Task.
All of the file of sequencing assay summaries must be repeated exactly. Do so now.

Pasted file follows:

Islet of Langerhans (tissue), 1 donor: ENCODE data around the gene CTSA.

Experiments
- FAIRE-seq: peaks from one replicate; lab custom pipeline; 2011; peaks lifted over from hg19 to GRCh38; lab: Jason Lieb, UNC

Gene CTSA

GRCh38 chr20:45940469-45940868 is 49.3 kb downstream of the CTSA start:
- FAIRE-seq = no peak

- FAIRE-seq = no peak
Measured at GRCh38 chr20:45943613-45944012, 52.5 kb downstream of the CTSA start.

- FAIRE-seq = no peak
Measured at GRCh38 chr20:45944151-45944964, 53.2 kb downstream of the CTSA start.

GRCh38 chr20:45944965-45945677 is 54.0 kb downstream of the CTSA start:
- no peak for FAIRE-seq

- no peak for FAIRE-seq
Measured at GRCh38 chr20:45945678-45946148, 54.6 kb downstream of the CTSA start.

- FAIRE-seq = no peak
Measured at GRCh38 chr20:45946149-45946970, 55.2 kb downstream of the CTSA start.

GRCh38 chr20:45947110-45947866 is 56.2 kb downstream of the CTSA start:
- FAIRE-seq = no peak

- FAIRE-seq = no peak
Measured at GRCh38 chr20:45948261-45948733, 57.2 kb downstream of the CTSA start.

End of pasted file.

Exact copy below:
Islet of Langerhans (tissue), 1 donor: ENCODE data around the gene CTSA.

Experiments
- FAIRE-seq: peaks from one replicate; lab custom pipeline; 2011; peaks lifted over from hg19 to GRCh38; lab: Jason Lieb, UNC

Gene CTSA

GRCh38 chr20:45940469-45940868 is 49.3 kb downstream of the CTSA start:
- FAIRE-seq = no peak

- FAIRE-seq = no peak
Measured at GRCh38 chr20:45943613-45944012, 52.5 kb downstream of the CTSA start.

- FAIRE-seq = no peak
Measured at GRCh38 chr20:45944151-45944964, 53.2 kb downstream of the CTSA start.

GRCh38 chr20:45944965-45945677 is 54.0 kb downstream of the CTSA start:
- no peak for FAIRE-seq

- no peak for FAIRE-seq
Measured at GRCh38 chr20:45945678-45946148, 54.6 kb downstream of the CTSA start.

- FAIRE-seq = no peak
Measured at GRCh38 chr20:45946149-45946970, 55.2 kb downstream of the CTSA start.

GRCh38 chr20:45947110-45947866 is 56.2 kb downstream of the CTSA start:
- FAIRE-seq = no peak

- FAIRE-seq = no peak
Measured at GRCh38 chr20:45948261-45948733, 57.2 kb downstream of the CTSA start.